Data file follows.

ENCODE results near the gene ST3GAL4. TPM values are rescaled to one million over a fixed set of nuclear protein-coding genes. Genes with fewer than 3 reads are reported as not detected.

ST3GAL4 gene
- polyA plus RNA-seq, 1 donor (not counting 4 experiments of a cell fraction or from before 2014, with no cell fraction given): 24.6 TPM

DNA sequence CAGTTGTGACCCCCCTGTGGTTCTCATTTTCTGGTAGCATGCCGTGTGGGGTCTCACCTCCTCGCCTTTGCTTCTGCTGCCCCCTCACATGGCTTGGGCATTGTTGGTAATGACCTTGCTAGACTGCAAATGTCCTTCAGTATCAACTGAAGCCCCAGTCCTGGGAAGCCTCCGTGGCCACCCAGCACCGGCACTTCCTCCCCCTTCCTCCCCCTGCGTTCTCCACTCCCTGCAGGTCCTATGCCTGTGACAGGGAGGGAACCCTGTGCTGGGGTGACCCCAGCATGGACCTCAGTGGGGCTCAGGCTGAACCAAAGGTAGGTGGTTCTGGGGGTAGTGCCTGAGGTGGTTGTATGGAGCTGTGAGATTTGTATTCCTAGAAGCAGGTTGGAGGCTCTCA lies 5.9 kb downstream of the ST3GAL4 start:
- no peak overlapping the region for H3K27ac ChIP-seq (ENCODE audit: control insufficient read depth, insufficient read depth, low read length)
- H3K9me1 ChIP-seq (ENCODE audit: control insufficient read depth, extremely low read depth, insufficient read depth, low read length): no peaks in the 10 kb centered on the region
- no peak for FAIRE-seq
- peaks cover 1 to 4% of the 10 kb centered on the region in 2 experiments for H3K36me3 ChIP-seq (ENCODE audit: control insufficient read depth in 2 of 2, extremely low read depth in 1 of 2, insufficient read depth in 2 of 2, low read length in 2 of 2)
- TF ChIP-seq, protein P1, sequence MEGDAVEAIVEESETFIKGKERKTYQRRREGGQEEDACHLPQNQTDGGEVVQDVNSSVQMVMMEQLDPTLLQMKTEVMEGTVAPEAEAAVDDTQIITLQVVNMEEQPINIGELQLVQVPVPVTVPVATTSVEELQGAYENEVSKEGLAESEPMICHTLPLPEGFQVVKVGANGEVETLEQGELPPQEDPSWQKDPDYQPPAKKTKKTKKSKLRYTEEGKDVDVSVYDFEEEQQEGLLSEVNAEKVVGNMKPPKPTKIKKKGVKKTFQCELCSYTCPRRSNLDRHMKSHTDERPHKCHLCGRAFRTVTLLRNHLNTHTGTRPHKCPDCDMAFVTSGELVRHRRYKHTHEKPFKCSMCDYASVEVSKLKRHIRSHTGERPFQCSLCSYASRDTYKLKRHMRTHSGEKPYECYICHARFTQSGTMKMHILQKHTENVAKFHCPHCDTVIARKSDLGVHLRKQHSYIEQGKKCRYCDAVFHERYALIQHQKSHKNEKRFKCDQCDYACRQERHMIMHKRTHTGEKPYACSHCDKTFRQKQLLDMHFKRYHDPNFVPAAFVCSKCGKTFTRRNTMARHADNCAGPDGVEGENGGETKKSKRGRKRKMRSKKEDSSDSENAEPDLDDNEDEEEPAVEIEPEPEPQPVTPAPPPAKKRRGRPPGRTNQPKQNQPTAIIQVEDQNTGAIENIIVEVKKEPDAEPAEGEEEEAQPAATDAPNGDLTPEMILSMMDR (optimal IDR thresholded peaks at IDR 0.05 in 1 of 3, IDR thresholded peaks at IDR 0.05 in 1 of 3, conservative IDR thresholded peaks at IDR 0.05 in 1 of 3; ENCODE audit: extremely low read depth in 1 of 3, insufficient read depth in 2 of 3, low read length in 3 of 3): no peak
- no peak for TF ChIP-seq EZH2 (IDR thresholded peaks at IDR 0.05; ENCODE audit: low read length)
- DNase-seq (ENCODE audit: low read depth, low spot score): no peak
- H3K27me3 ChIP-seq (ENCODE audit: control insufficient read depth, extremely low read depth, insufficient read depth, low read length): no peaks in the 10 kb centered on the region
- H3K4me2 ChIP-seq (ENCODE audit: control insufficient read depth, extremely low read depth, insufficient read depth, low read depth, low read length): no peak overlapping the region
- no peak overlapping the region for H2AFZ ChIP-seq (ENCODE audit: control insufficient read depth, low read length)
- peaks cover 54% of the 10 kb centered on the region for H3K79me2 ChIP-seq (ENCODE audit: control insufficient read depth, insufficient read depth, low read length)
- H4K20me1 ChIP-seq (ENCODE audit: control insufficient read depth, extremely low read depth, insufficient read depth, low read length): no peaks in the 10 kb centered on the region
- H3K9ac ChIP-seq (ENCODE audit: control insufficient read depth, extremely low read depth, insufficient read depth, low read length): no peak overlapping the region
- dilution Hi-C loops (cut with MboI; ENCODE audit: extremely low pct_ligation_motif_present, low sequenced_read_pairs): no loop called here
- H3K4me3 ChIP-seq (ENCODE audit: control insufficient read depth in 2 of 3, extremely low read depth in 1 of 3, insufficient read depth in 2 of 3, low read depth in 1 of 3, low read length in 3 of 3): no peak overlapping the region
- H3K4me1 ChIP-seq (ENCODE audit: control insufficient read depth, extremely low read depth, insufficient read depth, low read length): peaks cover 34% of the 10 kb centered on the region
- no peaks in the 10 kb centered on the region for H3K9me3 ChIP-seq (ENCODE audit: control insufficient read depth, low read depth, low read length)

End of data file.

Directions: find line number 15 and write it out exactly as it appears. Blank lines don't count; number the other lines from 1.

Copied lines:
- peaks cover 54% of the 10 kb centered on the region for H3K79me2 ChIP-seq (ENCODE audit: control insufficient read depth, insufficient read depth, low read length)